What is Addiction?
It is seeking escape with the desperation of a drowning man. What seemed at first to be a flimsy reed to hang onto proved to be too powerful to stop.
Using is like your air. You feel like you are suffocating until you get your relief.
Addiction is like having a plastic bag placed over your head and tied. You feel intense relief when the bag is pulled off. You open your mouth, air comes in and the weight is off the chest. For now, you are ok.
The physiological symptoms are all powerful, leading the user to do “whatever it takes.” Addiction definitions are as wide in scope as the definition of the “best dessert.” Definitions are as different as coming from different sources and experts. Essentially, it is a chronic disorder, compulsive in nature, leading to a loss of control, affecting the person physically, emotionally, socially, psychologically.
ASAMS (American Society of Addiction Medicine) states “Addiction is a primary, chronic disease of brain reward, motivation, memory, and related circuitry. Dysfunction in these circuits leads to characteristic biological, psychological, social and spiritual manifestations. This is reflected in an individual pathologically pursuing reward and/or relief by substance use and other behaviors.
Addiction is characterized by the inability to consistently abstain, impairment in behavioral control, craving, diminished recognition of significant problems with one’s behaviors and interpersonal relationships, and a dysfunctional emotional response. Like other chronic diseases, addiction often involves cycles of relapse and remission. Without treatment or engagement in recovery activities, addiction is progressive and can result in disability or premature death.”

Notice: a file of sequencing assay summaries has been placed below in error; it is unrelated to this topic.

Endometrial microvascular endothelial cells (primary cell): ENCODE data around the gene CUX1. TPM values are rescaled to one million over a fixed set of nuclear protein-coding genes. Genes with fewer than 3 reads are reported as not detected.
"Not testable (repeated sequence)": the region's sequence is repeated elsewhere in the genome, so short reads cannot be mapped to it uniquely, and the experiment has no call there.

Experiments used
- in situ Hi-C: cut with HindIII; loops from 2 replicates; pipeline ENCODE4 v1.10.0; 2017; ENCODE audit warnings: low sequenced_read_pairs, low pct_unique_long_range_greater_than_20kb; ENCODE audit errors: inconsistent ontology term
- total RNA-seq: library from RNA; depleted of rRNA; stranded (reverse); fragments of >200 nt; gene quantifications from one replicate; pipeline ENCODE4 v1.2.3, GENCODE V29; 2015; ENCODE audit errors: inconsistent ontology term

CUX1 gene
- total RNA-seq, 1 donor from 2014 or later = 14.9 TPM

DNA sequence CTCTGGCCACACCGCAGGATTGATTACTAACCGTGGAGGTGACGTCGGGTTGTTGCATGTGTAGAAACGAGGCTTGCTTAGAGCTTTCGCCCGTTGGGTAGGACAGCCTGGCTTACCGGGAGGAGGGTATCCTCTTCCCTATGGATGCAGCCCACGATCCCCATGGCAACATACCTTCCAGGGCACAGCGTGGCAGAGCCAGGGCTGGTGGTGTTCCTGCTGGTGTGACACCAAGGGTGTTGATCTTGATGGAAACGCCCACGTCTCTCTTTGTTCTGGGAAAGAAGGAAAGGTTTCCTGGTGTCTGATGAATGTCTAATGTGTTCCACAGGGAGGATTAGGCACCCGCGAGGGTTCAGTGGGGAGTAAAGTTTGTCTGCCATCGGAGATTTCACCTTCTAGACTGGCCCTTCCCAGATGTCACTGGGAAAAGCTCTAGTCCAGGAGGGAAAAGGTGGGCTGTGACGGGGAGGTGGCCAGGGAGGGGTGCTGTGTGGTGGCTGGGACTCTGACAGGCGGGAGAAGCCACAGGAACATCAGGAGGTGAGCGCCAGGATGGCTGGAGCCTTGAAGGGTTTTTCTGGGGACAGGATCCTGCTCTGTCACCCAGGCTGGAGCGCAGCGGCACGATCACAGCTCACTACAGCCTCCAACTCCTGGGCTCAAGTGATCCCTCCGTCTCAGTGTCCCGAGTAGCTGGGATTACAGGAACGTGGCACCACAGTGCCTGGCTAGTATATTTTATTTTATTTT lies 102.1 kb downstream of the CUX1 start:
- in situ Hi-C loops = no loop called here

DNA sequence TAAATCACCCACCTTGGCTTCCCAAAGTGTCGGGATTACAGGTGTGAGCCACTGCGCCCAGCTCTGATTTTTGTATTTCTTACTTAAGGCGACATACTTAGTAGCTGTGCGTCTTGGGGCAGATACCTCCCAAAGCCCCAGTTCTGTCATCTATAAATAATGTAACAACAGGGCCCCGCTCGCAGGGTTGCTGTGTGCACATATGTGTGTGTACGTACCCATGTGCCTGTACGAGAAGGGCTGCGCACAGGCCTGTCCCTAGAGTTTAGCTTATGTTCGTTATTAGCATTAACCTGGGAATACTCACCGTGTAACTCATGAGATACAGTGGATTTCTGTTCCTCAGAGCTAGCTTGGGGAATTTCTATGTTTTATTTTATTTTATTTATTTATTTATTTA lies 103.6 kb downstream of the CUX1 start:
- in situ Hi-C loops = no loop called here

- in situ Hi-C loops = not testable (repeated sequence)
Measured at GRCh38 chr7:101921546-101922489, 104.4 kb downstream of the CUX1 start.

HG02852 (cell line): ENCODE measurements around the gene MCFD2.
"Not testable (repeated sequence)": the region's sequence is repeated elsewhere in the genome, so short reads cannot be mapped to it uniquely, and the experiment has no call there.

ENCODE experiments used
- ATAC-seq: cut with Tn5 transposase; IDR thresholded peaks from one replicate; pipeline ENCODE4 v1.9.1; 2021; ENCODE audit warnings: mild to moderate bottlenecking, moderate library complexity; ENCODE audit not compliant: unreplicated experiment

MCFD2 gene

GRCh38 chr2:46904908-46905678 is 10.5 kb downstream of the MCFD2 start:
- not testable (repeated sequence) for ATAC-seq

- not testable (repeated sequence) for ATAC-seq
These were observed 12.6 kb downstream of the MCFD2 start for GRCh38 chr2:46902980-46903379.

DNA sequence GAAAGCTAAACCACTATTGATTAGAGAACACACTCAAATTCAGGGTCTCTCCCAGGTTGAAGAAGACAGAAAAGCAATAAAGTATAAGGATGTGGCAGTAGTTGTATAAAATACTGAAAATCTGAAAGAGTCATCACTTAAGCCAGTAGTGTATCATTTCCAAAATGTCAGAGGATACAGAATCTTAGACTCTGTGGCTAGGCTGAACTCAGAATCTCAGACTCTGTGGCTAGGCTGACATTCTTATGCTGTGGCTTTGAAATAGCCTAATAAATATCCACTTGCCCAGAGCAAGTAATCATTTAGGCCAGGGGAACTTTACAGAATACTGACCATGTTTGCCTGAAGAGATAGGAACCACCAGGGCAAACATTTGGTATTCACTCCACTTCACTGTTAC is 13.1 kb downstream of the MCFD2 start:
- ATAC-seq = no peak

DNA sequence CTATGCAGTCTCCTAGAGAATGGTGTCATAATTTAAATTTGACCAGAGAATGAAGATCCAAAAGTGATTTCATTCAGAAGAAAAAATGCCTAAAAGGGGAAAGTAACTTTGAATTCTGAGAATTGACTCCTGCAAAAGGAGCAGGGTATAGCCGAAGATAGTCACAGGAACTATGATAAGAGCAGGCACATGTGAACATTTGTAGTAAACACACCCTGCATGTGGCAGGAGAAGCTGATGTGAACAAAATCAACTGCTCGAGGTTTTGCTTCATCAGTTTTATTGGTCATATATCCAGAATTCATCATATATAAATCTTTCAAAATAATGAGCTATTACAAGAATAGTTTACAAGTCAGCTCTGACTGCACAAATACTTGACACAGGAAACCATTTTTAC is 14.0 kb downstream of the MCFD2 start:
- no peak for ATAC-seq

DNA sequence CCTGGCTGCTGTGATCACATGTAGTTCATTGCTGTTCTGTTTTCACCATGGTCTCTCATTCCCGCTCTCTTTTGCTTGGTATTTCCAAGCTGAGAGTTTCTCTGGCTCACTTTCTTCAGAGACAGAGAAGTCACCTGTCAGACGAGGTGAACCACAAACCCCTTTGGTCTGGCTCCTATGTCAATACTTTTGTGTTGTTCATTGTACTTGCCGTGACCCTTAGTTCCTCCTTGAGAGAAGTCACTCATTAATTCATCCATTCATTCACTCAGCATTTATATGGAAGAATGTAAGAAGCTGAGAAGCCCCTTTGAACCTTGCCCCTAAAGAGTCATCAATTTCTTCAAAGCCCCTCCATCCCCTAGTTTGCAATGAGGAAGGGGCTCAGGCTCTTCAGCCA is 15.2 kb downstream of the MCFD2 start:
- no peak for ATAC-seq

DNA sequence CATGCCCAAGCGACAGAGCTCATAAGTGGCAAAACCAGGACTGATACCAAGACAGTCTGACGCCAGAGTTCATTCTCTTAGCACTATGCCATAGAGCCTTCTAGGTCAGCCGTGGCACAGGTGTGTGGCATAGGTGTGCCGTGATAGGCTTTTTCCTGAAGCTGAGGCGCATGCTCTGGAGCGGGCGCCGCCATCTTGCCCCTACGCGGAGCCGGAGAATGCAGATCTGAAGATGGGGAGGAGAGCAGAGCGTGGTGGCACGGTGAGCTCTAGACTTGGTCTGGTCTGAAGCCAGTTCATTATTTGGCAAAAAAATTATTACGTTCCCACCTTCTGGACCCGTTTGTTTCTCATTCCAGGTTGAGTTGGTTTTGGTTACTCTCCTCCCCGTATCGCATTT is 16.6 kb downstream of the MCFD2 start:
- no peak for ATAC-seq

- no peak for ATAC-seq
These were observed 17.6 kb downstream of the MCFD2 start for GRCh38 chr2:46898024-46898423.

What does this translate to? A person with a substance use disorder
- Addiction is when you cannot stop, control, or manage the substance or process.
- It affects your behaviors, choices, and decisions
- Addiction is chronic and may be relapsing.
- Addiction creates a new lifestyle.
- You literally crave the substance or process and the thoughts to experience overwhelm you.
- You begin to lose control of your life.
- Using becomes your “new norm.”
- It affects you emotionally.
- All those things in life once valued become less valued and are not considered.
- You seek pleasure as your ability to feel emotions is gone. You used to feel normal, to get through the next few hours.
- It is anxiety, paranoia, anger, depressed mood, and having a sense of worthlessness that haunts you.
- You are so preoccupied with feeling your normal, that seeking relief becomes your goal and drive for the day.
- Your brain is drastically affected.
- You seek reward, judgment goes out the window, and you become highly impulsive.
To try and place the disorder into one specific category would be similar to sending everyone with an addiction issue to the same rehab center and treating all of these patients with the same treatment plan, whether or not they have a substance addiction, process addiction, or even a dual diagnosis.
The unmet mental health needs in our population show up with social consequences: more homelessness, incarceration, more people visiting the ER in crisis stages, suicide, addiction, and trauma and violence.
The Military Veterans have a storm within the sea of mental health issues. Post-traumatic Stress Disorder, (PTSD) is a diagnosable psychiatric condition.
For too long, if a wound did not show itself, it was not real
We know that PTSD is a profound disorder affecting millions. We generally hear of people diagnosed with co-occurring disorders, that of a mental health issue and substance abuse. With many of our veterans and healing helpers such as firemen, police officers, their needs are unmet.